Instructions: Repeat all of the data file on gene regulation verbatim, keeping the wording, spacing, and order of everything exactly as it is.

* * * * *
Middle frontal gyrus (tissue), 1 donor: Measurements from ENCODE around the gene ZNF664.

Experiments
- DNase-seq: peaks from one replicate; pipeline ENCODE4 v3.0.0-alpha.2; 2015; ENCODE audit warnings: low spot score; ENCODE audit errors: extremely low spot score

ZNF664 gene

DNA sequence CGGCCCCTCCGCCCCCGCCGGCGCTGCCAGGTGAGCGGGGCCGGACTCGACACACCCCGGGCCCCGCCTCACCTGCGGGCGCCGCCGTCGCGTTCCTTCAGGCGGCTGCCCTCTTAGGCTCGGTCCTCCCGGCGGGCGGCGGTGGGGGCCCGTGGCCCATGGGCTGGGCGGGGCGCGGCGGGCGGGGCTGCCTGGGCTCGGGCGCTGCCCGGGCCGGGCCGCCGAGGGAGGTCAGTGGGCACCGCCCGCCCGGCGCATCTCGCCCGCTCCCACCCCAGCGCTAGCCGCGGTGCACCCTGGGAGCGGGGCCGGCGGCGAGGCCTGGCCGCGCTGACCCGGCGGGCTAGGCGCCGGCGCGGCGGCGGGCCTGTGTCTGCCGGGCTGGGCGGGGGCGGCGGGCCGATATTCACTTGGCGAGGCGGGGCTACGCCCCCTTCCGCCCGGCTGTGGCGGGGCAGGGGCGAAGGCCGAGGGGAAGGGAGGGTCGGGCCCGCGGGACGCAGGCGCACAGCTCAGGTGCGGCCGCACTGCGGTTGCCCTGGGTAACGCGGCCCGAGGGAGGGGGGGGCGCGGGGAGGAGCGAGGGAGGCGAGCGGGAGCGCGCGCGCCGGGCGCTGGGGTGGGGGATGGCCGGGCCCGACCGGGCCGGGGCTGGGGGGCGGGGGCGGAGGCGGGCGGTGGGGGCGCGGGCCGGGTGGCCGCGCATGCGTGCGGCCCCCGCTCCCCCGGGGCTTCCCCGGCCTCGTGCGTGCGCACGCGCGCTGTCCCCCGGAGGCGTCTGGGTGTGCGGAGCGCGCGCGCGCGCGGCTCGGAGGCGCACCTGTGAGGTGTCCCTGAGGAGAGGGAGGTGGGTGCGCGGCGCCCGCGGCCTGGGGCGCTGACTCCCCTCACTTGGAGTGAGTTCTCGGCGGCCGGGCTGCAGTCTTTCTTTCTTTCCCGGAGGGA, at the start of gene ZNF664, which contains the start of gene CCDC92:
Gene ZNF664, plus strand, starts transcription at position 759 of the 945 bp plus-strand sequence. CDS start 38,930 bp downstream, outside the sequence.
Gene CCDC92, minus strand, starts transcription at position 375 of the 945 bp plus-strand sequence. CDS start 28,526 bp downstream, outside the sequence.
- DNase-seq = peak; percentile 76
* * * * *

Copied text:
Middle frontal gyrus (tissue), 1 donor: Measurements from ENCODE around the gene ZNF664.

Experiments
- DNase-seq: peaks from one replicate; pipeline ENCODE4 v3.0.0-alpha.2; 2015; ENCODE audit warnings: low spot score; ENCODE audit errors: extremely low spot score

ZNF664 gene

DNA sequence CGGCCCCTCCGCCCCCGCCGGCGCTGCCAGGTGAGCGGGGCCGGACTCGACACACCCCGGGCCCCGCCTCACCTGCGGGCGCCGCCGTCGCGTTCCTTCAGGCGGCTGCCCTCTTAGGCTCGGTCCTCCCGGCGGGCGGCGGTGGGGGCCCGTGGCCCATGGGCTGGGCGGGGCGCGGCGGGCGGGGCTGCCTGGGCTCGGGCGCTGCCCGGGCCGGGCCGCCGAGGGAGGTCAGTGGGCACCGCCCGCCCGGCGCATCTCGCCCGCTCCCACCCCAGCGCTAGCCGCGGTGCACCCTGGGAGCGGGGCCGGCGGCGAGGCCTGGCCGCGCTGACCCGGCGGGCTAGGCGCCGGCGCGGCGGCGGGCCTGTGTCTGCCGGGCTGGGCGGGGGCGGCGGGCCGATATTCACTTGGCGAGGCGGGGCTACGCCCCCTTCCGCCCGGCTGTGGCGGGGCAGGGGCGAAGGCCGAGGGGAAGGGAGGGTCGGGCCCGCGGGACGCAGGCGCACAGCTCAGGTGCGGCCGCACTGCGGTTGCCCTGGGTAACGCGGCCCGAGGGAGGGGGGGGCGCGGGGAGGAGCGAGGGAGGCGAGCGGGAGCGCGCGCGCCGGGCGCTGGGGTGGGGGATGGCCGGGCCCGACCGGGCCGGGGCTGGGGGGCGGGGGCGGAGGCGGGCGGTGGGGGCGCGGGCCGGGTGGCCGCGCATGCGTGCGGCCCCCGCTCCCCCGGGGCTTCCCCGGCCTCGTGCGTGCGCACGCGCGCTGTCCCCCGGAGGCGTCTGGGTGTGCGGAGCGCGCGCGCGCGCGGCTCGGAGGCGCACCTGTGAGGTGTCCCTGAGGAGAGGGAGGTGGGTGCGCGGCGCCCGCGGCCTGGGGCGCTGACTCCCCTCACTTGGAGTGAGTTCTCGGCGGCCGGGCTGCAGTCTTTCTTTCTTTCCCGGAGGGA, at the start of gene ZNF664, which contains the start of gene CCDC92:
Gene ZNF664, plus strand, starts transcription at position 759 of the 945 bp plus-strand sequence. CDS start 38,930 bp downstream, outside the sequence.
Gene CCDC92, minus strand, starts transcription at position 375 of the 945 bp plus-strand sequence. CDS start 28,526 bp downstream, outside the sequence.
- DNase-seq = peak; percentile 76